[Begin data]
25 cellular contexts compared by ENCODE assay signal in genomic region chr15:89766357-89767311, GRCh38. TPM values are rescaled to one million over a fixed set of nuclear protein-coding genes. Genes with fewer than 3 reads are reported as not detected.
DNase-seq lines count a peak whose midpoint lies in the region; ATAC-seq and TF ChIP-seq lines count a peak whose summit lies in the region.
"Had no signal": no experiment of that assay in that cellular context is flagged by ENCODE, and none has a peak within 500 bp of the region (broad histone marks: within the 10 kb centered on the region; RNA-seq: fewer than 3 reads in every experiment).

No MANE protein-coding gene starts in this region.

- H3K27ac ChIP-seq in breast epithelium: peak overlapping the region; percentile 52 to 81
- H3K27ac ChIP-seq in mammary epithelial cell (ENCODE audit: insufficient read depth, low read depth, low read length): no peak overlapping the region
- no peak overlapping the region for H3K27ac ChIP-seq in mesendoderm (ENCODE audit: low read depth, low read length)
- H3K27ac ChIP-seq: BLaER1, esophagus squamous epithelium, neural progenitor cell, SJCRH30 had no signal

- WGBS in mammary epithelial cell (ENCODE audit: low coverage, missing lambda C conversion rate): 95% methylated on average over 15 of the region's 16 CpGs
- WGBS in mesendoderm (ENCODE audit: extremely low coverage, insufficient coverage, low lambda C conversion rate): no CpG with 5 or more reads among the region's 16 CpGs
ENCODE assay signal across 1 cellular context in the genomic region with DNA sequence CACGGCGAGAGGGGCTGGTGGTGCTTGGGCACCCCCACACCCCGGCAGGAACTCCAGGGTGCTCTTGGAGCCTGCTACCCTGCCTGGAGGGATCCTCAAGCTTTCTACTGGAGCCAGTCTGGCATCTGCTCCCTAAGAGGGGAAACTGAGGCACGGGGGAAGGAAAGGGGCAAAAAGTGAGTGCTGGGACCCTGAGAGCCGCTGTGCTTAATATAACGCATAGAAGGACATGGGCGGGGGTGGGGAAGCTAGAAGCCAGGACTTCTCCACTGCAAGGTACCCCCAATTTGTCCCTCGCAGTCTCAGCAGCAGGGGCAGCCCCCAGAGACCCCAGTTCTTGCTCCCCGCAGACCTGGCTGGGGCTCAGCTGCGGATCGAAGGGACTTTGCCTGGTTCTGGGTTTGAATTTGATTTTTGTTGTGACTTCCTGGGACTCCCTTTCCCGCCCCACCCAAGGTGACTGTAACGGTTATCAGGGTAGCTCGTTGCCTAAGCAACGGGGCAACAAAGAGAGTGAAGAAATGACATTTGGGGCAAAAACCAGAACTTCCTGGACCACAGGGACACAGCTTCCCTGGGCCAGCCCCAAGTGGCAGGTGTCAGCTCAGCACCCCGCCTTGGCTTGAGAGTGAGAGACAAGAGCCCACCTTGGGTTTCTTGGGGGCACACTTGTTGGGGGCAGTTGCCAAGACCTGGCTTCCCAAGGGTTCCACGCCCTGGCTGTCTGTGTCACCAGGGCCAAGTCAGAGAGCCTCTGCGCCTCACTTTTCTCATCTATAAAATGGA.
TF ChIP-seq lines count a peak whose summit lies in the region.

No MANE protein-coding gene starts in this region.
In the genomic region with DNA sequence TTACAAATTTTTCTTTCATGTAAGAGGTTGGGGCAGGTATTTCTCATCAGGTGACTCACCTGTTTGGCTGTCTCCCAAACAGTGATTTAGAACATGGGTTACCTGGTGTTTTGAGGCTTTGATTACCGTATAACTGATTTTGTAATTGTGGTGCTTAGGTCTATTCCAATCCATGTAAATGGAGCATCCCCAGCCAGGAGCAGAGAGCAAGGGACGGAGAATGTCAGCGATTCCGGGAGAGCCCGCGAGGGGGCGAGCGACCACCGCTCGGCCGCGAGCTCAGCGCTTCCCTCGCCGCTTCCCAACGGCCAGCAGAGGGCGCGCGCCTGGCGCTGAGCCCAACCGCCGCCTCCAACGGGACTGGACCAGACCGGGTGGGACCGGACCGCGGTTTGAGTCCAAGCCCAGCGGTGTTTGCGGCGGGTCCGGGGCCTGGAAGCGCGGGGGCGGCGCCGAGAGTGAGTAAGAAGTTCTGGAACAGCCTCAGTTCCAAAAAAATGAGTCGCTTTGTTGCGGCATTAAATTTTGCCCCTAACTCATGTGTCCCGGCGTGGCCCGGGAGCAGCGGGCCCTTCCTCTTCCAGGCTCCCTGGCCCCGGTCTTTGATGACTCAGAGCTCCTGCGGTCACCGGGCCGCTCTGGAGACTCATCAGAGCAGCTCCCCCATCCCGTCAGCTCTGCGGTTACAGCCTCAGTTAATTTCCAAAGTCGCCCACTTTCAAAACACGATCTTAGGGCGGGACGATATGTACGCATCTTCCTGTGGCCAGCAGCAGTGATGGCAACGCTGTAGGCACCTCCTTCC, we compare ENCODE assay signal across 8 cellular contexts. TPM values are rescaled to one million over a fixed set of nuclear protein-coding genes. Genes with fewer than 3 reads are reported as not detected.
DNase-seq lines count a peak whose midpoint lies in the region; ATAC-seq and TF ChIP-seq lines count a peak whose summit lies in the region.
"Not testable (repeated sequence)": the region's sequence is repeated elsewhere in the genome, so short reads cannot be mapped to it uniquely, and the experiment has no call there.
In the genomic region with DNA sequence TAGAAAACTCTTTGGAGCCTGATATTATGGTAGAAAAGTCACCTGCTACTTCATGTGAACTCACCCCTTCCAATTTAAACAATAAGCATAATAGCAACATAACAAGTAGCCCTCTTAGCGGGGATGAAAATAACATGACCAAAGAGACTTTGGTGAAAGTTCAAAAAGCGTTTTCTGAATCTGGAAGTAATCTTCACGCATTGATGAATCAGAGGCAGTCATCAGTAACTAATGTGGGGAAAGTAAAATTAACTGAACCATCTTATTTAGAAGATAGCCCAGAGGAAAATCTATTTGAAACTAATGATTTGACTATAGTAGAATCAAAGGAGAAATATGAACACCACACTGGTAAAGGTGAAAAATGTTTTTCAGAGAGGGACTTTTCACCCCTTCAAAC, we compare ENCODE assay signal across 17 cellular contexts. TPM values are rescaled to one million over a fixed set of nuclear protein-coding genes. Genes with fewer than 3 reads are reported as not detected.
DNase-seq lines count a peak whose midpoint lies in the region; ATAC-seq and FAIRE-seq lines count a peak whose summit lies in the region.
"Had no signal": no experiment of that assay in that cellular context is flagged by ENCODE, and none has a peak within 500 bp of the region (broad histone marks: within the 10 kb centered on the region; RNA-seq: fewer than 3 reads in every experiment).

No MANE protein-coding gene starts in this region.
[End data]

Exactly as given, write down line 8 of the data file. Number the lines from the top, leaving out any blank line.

- H3K27ac ChIP-seq: BLaER1, esophagus squamous epithelium, neural progenitor cell, SJCRH30 had no signal